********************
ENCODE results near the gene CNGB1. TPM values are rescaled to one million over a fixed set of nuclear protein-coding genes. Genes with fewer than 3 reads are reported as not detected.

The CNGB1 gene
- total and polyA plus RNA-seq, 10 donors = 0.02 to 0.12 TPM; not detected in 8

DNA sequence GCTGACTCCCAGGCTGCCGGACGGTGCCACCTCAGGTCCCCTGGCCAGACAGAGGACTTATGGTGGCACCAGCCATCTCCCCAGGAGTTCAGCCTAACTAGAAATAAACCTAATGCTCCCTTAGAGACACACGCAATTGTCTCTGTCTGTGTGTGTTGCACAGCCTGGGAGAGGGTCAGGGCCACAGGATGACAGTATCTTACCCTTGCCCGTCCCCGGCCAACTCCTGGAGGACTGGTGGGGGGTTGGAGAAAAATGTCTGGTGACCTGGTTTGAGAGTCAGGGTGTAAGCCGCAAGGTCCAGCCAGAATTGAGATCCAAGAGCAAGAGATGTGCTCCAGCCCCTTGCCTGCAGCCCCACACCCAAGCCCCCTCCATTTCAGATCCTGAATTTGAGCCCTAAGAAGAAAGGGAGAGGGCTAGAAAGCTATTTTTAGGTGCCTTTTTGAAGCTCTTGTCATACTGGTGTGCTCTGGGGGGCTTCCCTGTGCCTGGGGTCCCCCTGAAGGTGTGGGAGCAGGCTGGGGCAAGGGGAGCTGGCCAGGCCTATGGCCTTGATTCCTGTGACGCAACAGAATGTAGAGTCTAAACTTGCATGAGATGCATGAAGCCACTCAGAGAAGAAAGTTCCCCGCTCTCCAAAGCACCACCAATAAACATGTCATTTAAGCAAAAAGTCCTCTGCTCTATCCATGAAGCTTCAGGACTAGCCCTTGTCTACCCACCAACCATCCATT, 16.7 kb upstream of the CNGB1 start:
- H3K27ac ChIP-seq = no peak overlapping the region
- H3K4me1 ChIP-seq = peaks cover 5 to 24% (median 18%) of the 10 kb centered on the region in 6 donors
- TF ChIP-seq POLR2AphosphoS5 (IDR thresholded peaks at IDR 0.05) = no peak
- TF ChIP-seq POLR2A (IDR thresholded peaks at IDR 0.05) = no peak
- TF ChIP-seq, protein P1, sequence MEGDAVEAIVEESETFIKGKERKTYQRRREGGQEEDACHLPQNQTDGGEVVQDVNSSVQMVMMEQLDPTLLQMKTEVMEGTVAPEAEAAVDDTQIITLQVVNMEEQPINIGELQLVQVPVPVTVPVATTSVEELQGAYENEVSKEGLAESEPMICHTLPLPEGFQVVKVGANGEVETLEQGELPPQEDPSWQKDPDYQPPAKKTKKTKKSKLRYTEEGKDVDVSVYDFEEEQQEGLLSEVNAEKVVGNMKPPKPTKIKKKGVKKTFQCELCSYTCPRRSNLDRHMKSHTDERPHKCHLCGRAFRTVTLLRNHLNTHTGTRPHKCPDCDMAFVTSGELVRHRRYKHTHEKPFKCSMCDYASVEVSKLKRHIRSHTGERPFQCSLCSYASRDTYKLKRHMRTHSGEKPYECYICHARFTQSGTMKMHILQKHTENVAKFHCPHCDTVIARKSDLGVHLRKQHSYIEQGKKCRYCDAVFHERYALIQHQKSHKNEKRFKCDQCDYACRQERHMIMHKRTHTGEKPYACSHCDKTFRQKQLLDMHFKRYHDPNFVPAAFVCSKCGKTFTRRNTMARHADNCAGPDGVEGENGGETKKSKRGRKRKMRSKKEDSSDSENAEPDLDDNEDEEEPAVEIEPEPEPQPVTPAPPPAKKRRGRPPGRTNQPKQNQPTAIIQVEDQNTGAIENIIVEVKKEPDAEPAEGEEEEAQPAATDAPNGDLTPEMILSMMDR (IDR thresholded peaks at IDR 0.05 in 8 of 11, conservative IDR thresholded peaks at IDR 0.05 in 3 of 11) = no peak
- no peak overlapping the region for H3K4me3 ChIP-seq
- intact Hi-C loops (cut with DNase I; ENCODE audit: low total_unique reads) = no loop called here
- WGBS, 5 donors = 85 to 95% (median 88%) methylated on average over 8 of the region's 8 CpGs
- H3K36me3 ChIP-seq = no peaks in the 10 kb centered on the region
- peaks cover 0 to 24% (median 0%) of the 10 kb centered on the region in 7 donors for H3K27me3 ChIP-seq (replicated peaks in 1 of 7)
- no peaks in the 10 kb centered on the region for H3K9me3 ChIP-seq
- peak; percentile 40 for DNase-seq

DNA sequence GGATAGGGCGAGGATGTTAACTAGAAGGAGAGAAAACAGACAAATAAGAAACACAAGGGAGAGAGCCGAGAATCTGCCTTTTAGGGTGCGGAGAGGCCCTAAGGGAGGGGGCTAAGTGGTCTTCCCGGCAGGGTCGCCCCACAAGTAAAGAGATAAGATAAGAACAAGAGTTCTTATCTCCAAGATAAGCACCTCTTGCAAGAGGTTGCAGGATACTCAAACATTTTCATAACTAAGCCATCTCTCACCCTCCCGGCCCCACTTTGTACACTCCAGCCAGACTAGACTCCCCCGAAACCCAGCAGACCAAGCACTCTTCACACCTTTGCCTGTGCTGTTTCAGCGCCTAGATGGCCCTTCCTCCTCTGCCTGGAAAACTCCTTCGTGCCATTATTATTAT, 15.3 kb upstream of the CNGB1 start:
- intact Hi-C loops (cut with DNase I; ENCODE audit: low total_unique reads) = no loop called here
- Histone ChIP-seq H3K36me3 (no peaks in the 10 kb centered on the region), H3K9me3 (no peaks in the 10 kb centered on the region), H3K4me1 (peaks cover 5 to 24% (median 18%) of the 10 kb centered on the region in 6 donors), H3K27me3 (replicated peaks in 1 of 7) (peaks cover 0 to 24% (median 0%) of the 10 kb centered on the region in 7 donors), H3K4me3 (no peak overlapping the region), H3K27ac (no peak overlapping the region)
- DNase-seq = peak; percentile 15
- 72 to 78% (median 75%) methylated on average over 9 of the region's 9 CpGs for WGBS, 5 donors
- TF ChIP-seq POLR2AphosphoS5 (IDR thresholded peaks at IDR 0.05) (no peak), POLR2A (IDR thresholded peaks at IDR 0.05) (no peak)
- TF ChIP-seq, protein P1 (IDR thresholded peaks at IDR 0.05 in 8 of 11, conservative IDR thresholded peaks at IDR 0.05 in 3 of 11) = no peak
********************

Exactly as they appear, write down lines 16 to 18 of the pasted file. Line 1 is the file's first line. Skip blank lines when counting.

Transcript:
- peak; percentile 40 for DNase-seq

DNA sequence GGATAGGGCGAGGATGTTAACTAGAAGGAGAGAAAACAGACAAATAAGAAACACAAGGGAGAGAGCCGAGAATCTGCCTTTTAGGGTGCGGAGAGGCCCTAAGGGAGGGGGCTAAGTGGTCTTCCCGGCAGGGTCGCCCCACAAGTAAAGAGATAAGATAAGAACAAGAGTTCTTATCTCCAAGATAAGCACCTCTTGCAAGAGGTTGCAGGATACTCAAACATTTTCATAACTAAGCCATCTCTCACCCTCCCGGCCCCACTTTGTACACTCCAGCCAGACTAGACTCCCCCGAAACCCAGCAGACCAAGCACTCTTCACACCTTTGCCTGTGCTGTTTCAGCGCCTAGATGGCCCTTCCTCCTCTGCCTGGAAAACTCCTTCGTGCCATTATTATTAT, 15.3 kb upstream of the CNGB1 start:
- intact Hi-C loops (cut with DNase I; ENCODE audit: low total_unique reads) = no loop called here